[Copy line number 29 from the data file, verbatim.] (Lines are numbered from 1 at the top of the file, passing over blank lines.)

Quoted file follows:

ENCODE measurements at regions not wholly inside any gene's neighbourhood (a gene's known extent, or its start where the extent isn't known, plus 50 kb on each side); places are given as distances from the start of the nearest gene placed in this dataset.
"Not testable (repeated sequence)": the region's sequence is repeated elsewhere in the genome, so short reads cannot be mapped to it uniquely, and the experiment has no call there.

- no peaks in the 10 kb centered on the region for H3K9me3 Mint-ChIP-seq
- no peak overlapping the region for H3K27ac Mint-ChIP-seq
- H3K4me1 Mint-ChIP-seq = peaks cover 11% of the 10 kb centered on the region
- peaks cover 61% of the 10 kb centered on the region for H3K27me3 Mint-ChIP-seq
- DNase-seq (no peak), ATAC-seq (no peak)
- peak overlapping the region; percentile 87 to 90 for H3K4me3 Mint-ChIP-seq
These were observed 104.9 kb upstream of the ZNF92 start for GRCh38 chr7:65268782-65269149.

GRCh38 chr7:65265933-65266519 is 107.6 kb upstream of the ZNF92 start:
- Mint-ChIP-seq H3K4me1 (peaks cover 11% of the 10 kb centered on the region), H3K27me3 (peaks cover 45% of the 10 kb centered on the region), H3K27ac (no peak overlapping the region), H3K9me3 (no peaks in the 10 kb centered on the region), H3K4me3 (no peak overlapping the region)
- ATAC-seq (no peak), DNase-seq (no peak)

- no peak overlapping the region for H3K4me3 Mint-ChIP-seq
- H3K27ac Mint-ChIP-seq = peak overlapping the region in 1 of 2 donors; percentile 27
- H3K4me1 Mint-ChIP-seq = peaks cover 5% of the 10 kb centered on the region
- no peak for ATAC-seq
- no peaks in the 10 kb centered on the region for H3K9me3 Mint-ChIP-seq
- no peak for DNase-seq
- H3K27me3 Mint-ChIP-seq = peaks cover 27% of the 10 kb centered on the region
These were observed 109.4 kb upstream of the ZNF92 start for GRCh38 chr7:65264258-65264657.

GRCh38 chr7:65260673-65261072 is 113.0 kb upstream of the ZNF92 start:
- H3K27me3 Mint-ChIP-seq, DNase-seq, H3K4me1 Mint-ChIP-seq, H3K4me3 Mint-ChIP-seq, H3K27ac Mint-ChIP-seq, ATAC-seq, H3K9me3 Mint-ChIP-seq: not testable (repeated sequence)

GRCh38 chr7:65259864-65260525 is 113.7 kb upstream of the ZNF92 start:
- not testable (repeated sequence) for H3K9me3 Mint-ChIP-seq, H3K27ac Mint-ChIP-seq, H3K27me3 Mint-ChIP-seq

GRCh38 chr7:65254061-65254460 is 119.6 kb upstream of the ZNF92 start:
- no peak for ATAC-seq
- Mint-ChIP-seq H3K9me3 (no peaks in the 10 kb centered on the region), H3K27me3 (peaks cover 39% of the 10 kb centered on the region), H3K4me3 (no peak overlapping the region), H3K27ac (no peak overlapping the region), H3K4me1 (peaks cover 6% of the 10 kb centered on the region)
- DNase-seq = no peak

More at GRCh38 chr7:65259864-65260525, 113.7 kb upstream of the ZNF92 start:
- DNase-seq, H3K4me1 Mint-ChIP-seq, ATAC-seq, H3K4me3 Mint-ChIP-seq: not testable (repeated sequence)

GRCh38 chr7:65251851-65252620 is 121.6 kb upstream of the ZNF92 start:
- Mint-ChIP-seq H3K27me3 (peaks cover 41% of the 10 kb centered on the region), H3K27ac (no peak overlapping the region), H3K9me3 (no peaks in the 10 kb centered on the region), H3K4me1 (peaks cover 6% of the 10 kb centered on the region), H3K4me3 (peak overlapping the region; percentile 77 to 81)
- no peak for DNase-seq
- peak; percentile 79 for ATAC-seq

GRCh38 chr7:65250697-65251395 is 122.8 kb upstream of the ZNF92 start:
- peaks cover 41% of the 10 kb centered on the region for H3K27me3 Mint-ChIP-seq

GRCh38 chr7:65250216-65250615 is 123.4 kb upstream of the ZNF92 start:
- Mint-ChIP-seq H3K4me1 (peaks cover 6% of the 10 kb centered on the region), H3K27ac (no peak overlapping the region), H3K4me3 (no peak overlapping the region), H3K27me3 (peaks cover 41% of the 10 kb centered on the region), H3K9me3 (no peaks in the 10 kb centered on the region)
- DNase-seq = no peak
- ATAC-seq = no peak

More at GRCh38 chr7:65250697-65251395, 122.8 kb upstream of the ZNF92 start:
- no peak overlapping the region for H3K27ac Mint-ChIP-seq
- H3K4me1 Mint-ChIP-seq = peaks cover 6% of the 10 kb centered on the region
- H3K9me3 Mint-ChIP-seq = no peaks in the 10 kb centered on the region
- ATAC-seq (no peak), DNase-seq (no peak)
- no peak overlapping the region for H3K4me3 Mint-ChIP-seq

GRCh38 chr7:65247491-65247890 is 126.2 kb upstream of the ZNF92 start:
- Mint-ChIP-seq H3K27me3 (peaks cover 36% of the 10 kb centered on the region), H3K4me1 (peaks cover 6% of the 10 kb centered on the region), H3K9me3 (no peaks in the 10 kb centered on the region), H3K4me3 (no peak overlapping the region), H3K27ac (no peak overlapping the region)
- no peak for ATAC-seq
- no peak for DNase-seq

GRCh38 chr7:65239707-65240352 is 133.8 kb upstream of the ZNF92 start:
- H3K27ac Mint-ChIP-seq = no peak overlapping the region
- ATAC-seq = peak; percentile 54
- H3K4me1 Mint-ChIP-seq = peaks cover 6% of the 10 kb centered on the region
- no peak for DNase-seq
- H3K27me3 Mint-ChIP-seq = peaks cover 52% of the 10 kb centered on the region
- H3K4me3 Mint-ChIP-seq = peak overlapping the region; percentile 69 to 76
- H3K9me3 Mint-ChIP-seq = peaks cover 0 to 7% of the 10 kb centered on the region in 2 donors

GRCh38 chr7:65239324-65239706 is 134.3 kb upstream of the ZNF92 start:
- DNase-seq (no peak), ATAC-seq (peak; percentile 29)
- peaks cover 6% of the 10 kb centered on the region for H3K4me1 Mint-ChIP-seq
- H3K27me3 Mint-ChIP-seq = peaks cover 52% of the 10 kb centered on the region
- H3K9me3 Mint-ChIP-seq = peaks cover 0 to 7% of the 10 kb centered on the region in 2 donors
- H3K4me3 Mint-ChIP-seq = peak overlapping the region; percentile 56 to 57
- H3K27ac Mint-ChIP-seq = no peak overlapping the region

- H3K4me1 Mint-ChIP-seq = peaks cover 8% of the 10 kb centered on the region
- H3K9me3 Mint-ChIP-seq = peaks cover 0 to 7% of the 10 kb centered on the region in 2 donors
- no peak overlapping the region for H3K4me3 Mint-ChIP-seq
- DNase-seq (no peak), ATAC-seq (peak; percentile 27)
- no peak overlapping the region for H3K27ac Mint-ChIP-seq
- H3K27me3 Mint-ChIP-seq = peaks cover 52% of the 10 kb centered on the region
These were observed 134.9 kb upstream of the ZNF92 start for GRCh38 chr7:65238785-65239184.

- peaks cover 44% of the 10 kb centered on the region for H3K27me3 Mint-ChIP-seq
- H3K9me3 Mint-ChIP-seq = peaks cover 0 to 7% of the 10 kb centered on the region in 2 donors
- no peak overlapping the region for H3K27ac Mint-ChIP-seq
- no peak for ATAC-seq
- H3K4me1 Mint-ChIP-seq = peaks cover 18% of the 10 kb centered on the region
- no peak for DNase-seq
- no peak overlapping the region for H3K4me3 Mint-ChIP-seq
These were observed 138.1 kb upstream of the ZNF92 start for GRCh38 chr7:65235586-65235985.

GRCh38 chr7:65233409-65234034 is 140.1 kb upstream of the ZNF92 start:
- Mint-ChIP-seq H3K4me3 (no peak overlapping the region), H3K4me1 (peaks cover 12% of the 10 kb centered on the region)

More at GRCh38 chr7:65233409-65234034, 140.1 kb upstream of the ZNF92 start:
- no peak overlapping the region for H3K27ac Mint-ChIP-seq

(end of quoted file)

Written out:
More at GRCh38 chr7:65259864-65260525, 113.7 kb upstream of the ZNF92 start: